Dick Gordon, American astronaut, RIP

Another American hero is gone, the likes of which I despair of seeing in the rest of my lifetime.

Dick Gordon

Richard “Dick” Gordon, an Apollo-era NASA astronaut who became the fourth American to walk in space and one of 24 humans to fly to the moon, died on Monday, November6 at the age of 88.

The command module pilot had a lonely job on moon missions: He stayed in the CM while the two other astronauts descended to and walked on the moon.

Whenever the spacecraft orbited around the far side while astronauts were on the surface, the CMP would become, for a few minutes, the most cut-off, loneliest human being in the universe.

It might not have been as glamorous as walking on the moon, but it was heroism nonetheless.

During turbulent times, America was once able to soar to the moon, if ever so briefly. Now, we can’t seem to gather the courage, will, and ability to compromise to fix health care, tackle gun deaths and help those in poverty, the way other countries with fewer resources have done.

I miss America.

Mars: Kicking the can down the road

We always seem to be about 20 years from going to Mars.

While President Obama recently set our sights on the red planet by the 2030s, an actual program and the money for it still aren’t there.

One of the definitive memories from my early childhood is of laying on the living room floor in front of the TV, watching Neil and Buzz set foot on the Moon. Even then, I worshiped astronauts and the space program.

As I watched successive moon landings and space missions, there was talk of what was next: space stations, moon bases, and sending people to Mars. Optimistically, we dreamed that the arc of our reach into space was going to continue on an unbroken line upward. But politics and money soon got in the way. Our national will to conquer the solar system abated once we beat the Russians to the lunar surface. Our political ego turned out to be more important than exploration.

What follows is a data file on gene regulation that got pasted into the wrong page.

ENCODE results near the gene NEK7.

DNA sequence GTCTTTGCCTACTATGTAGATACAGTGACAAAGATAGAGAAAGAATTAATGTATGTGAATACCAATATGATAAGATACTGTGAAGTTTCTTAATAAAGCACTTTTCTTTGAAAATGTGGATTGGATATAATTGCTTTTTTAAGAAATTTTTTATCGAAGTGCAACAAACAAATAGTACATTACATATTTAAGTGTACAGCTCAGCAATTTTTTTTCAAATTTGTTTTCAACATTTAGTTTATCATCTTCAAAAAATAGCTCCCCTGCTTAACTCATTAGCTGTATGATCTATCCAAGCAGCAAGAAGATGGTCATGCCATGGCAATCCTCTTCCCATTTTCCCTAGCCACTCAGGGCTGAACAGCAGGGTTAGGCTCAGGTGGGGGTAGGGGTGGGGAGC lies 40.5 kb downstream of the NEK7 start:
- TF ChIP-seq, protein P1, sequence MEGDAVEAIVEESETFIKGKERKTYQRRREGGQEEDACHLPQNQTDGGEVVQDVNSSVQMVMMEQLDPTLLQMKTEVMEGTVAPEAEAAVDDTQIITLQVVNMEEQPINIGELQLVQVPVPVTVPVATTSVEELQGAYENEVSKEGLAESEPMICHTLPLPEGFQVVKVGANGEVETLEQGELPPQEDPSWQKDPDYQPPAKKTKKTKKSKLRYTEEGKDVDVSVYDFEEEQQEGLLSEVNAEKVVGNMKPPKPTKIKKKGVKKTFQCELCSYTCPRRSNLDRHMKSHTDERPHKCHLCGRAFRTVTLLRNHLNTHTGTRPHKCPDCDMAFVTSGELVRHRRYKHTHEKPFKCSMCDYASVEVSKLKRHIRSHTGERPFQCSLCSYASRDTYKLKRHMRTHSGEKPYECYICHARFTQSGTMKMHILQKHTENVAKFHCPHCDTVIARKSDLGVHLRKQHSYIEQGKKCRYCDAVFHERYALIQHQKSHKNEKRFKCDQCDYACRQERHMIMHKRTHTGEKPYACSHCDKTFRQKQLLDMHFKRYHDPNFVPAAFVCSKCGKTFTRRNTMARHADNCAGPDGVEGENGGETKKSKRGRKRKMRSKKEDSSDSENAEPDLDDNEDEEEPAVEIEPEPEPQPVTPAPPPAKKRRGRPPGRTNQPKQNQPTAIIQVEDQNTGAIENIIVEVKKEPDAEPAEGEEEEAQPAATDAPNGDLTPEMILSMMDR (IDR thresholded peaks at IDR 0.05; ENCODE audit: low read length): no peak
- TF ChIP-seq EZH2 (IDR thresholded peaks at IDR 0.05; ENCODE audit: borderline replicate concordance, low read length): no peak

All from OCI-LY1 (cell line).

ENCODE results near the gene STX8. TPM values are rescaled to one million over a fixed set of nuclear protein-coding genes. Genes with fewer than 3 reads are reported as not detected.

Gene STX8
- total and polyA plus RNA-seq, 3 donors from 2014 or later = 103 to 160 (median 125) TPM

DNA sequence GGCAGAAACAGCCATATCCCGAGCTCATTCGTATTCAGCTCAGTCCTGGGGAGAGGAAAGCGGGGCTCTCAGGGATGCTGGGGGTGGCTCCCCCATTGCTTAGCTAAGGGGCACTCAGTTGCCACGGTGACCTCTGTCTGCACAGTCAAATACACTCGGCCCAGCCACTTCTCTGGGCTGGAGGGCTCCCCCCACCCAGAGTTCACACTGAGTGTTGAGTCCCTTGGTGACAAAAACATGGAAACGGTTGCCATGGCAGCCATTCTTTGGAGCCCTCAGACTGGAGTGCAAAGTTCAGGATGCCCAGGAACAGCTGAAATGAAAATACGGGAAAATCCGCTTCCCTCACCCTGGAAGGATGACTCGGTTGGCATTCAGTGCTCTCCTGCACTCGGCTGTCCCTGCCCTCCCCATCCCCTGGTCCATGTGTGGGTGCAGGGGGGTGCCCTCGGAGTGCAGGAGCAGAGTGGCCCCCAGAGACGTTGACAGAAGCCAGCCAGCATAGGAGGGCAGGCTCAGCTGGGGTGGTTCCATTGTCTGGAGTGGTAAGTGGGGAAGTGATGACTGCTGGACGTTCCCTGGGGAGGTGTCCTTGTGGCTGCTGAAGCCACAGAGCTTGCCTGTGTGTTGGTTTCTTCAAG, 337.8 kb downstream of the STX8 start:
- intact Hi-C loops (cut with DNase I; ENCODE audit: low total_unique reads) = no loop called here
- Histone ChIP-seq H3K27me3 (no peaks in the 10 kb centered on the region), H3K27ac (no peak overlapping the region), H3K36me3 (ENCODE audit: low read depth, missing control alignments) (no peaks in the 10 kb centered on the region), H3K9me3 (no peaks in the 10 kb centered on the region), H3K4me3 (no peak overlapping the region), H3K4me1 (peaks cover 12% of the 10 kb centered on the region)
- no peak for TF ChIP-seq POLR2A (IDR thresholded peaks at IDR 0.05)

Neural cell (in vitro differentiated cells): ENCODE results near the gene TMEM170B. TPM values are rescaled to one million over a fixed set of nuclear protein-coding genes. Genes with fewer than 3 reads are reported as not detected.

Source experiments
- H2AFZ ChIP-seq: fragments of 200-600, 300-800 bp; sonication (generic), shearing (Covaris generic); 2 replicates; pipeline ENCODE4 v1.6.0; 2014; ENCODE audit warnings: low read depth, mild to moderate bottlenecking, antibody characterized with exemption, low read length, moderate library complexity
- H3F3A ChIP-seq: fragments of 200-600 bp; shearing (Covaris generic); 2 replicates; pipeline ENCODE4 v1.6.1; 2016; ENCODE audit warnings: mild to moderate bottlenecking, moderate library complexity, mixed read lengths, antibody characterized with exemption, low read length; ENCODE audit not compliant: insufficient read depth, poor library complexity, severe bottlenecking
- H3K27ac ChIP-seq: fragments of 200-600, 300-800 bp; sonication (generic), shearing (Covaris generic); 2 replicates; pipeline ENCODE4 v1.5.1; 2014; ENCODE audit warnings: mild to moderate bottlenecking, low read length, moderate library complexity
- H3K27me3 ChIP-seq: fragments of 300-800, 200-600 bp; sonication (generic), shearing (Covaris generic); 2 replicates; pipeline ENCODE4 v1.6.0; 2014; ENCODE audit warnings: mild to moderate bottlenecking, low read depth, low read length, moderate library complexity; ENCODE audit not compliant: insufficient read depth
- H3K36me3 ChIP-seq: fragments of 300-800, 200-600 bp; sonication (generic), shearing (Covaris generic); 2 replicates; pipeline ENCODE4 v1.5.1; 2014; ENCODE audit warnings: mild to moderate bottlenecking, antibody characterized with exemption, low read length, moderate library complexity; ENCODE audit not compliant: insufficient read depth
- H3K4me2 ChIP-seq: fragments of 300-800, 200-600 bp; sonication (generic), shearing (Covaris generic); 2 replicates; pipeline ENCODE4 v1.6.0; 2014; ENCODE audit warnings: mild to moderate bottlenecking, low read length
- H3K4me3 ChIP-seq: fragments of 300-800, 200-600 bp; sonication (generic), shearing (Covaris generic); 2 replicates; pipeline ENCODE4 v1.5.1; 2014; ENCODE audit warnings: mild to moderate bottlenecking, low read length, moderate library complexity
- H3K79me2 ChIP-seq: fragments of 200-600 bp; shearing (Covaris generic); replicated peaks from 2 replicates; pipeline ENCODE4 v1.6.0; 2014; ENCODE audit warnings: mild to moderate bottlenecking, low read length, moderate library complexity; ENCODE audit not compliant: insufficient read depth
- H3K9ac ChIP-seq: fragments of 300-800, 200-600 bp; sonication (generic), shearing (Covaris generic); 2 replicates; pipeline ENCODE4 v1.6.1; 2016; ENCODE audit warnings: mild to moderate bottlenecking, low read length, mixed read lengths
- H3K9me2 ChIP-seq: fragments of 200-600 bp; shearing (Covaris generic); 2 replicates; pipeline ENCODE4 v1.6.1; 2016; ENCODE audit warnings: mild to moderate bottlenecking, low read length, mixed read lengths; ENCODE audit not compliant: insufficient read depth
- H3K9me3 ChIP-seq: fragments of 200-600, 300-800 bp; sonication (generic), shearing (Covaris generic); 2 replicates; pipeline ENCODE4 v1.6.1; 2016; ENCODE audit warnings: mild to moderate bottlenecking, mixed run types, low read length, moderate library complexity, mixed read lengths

I had always assumed I would see an astronaut walking on Mars in my lifetime. Now, I’m not so sure.

I’m not the only one who feels a little discouraged. Leroy Chiao, an astronaut, writes in an op-ed on Space.com that “an actual Mars program is missing; while it is true that NASA has received small increases in its budget and technological progress is being made, the funding and political resource commitments do not match the goal of landing humans on Mars in the 2030s.”

I want to see people walking on the next planet out. What’s more, I would like the first ones to be Americans. Our nation has proven it has the drive, the ambition, and the know-how. All we need is the will.

That will must come from the next presidential administration and Congress if it’s going to happen in my lifetime.


NASA’s “Mars Explorers Wanted” poster series celebrates the agency’s latest effort to prepare for a journey to Mars. Credit: NASA


A mystery space mission right over your head

A super-secret spacecraft has been orbiting the earth for more than 500 days. No one will tell us what it’s doing up there, how long it’s staying up, or where it’s going to land.

The plot of a science fiction thriller? Nope.

The Air Force’s unmanned X-37B space plane is on its fourth secret mission which has recently passed the 500-day mark. (The third mission lasted 674 days.) One can guess it has something to do with national security or military spying. Or, if you have a conspiratorial bent, it has something to do with testing captured alien technology.

A couple of things we do know about the vehicle is that it carries a NASA advanced materials investigation and an experimental propulsion system developed by the Air Force.

Like NASA’s Space Shuttle (RIP), the X-37B is reusable, but there are only two in the fleet, at least, that’s all the Air Force will confirm. This current mission is the second flight of the second vehicle built for the Air Force by Boeing Space and Intelligence Systems in El Segundo, California.

Did I mention that the X-37B is unmanned? Well, that’s what they tell us, anyway.


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